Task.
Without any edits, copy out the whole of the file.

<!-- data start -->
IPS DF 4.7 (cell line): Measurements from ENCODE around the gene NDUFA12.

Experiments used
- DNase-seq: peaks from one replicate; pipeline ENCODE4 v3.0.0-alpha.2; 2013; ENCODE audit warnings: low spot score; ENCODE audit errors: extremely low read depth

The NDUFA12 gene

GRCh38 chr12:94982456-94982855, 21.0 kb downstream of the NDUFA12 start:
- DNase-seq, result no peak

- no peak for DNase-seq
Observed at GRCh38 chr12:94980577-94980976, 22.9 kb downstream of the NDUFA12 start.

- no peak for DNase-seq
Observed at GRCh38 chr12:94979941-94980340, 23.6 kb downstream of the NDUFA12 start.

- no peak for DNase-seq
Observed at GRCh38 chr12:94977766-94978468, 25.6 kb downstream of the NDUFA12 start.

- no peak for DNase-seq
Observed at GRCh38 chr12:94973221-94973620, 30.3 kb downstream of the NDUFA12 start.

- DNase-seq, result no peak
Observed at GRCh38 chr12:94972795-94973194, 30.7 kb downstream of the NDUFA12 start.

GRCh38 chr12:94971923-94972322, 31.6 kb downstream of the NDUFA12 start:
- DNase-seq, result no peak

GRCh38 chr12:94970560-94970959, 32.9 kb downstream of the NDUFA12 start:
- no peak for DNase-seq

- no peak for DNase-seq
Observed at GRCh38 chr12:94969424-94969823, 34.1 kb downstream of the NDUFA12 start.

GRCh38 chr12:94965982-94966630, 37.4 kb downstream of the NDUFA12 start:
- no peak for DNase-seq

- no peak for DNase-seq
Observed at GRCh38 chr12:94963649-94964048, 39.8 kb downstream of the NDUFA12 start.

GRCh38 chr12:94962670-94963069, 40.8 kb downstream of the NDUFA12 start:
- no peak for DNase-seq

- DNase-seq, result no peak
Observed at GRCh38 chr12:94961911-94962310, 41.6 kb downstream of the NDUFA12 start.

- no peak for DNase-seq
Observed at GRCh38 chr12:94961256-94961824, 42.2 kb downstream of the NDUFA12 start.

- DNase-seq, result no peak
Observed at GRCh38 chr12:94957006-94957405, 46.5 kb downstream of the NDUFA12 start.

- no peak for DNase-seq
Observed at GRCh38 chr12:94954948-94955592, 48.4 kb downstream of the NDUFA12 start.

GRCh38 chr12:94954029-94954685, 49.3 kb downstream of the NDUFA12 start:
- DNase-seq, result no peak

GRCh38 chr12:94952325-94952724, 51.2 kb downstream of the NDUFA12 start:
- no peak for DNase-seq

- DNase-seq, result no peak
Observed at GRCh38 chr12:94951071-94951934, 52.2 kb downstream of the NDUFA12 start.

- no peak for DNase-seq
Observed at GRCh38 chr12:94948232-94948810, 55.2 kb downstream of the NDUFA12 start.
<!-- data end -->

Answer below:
IPS DF 4.7 (cell line): Measurements from ENCODE around the gene NDUFA12.

Experiments used
- DNase-seq: peaks from one replicate; pipeline ENCODE4 v3.0.0-alpha.2; 2013; ENCODE audit warnings: low spot score; ENCODE audit errors: extremely low read depth

The NDUFA12 gene

GRCh38 chr12:94982456-94982855, 21.0 kb downstream of the NDUFA12 start:
- DNase-seq, result no peak

- no peak for DNase-seq
Observed at GRCh38 chr12:94980577-94980976, 22.9 kb downstream of the NDUFA12 start.

- no peak for DNase-seq
Observed at GRCh38 chr12:94979941-94980340, 23.6 kb downstream of the NDUFA12 start.

- no peak for DNase-seq
Observed at GRCh38 chr12:94977766-94978468, 25.6 kb downstream of the NDUFA12 start.

- no peak for DNase-seq
Observed at GRCh38 chr12:94973221-94973620, 30.3 kb downstream of the NDUFA12 start.

- DNase-seq, result no peak
Observed at GRCh38 chr12:94972795-94973194, 30.7 kb downstream of the NDUFA12 start.

GRCh38 chr12:94971923-94972322, 31.6 kb downstream of the NDUFA12 start:
- DNase-seq, result no peak

GRCh38 chr12:94970560-94970959, 32.9 kb downstream of the NDUFA12 start:
- no peak for DNase-seq

- no peak for DNase-seq
Observed at GRCh38 chr12:94969424-94969823, 34.1 kb downstream of the NDUFA12 start.

GRCh38 chr12:94965982-94966630, 37.4 kb downstream of the NDUFA12 start:
- no peak for DNase-seq

- no peak for DNase-seq
Observed at GRCh38 chr12:94963649-94964048, 39.8 kb downstream of the NDUFA12 start.

GRCh38 chr12:94962670-94963069, 40.8 kb downstream of the NDUFA12 start:
- no peak for DNase-seq

- DNase-seq, result no peak
Observed at GRCh38 chr12:94961911-94962310, 41.6 kb downstream of the NDUFA12 start.

- no peak for DNase-seq
Observed at GRCh38 chr12:94961256-94961824, 42.2 kb downstream of the NDUFA12 start.

- DNase-seq, result no peak
Observed at GRCh38 chr12:94957006-94957405, 46.5 kb downstream of the NDUFA12 start.

- no peak for DNase-seq
Observed at GRCh38 chr12:94954948-94955592, 48.4 kb downstream of the NDUFA12 start.

GRCh38 chr12:94954029-94954685, 49.3 kb downstream of the NDUFA12 start:
- DNase-seq, result no peak

GRCh38 chr12:94952325-94952724, 51.2 kb downstream of the NDUFA12 start:
- no peak for DNase-seq

- DNase-seq, result no peak
Observed at GRCh38 chr12:94951071-94951934, 52.2 kb downstream of the NDUFA12 start.

- no peak for DNase-seq
Observed at GRCh38 chr12:94948232-94948810, 55.2 kb downstream of the NDUFA12 start.